An offset is a constraint placed on an orchestration group to ensure that all upstream dependencies are processed in a way that meets all SLA requirements. Specifically, by ensuring that each courier group to which the orchestration group has a constraint was able to run successfully and it met all SLA requirements. The offset that is applied to each courier group constraint should provide a long enough duration to ensure there is overlap with the scheduled time range for that courier group.

How-tos

The Destinations tab provides the interface for defining the destinations that may receive data from Amperity, the destinations to which individual segments are sent, and if this workflow is automated.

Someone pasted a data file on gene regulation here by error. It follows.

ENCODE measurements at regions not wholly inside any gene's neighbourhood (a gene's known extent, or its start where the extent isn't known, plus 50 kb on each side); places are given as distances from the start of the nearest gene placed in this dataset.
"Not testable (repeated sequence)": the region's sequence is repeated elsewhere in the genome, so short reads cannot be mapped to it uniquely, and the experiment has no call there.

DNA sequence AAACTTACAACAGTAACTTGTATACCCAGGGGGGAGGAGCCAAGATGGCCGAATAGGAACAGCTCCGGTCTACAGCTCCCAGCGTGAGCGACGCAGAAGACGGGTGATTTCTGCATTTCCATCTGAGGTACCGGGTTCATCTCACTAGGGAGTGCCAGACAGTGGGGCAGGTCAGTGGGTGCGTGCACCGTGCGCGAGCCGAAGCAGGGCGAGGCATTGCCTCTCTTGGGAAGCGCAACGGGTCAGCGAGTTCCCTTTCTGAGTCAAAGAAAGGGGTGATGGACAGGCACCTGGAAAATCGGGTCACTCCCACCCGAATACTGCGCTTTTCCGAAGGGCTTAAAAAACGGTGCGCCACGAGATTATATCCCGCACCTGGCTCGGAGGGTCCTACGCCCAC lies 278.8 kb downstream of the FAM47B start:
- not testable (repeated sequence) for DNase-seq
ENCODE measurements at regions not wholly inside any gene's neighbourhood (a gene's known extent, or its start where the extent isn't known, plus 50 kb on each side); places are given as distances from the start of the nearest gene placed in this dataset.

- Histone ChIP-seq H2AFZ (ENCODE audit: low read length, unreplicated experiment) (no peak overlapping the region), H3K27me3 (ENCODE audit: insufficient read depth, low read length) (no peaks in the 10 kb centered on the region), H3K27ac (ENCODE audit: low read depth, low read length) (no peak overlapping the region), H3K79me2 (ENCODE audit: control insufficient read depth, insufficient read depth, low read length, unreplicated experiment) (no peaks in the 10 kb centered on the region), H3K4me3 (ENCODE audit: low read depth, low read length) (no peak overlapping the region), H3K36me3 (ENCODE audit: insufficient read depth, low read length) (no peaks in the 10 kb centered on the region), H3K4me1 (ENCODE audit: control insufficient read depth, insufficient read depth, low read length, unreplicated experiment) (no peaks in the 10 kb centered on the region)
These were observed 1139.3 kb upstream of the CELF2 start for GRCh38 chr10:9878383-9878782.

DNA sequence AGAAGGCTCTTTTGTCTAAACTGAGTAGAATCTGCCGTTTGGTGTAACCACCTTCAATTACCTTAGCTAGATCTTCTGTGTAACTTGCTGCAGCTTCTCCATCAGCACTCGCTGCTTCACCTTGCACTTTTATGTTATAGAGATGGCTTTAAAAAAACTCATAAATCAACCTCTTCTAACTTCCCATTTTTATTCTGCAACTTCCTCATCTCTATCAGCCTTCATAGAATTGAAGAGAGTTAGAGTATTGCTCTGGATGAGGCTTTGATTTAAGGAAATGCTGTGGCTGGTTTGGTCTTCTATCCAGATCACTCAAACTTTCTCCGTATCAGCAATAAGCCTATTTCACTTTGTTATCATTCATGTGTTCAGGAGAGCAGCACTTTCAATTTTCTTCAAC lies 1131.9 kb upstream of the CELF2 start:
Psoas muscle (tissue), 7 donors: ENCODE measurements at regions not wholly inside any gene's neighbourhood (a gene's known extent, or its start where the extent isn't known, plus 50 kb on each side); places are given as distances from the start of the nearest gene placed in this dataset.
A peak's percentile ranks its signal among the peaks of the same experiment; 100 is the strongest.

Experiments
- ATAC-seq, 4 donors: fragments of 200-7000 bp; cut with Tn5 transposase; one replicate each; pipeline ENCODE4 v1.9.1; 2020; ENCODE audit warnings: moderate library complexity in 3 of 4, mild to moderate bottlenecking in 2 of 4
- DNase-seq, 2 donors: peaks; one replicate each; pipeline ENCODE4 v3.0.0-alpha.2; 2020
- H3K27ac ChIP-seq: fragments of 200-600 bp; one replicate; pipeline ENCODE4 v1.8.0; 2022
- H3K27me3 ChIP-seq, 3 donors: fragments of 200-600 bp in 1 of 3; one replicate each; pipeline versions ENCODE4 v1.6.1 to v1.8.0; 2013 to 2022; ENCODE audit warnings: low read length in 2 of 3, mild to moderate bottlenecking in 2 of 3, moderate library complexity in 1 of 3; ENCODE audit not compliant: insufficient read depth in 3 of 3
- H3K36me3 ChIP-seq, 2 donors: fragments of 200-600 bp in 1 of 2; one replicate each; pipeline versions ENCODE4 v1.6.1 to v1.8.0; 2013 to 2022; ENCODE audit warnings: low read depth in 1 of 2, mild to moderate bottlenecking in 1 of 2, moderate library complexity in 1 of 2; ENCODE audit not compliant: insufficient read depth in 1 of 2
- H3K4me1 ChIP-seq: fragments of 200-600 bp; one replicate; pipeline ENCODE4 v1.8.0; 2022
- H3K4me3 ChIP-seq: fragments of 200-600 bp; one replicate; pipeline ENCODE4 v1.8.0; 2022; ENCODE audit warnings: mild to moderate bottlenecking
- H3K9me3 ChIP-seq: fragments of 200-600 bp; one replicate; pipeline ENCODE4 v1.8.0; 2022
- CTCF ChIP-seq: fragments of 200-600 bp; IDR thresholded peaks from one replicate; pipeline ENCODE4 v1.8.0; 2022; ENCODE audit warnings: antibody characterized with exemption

This section describes tasks related to managing orchestration groups in Amperity:

Add orchestration group

An orchestration group is one (or more) orchestrations that are scheduled using a crontab file to define the schedule’s frequency. For example, an orchestration group can be scheduled to run at 8:30 AM every day of the week: 30 8 * * *.

For more complex workflows, click Add Orchestration Group to combine multiple orchestrations into a single workflow that is scheduled and may apply constraints on courier groups to ensure that all upstream processes are able to run successfully within the window of time required by the orchestration.

To add an orchestration group

  1. From the Destinations tab click Add Orchestration Group. This opens the Add Orchestration Group dialog box.

  2. Enter a name for the orchestration group.

  3. Add a cron string to the Schedule field to define a schedule for the orchestration group.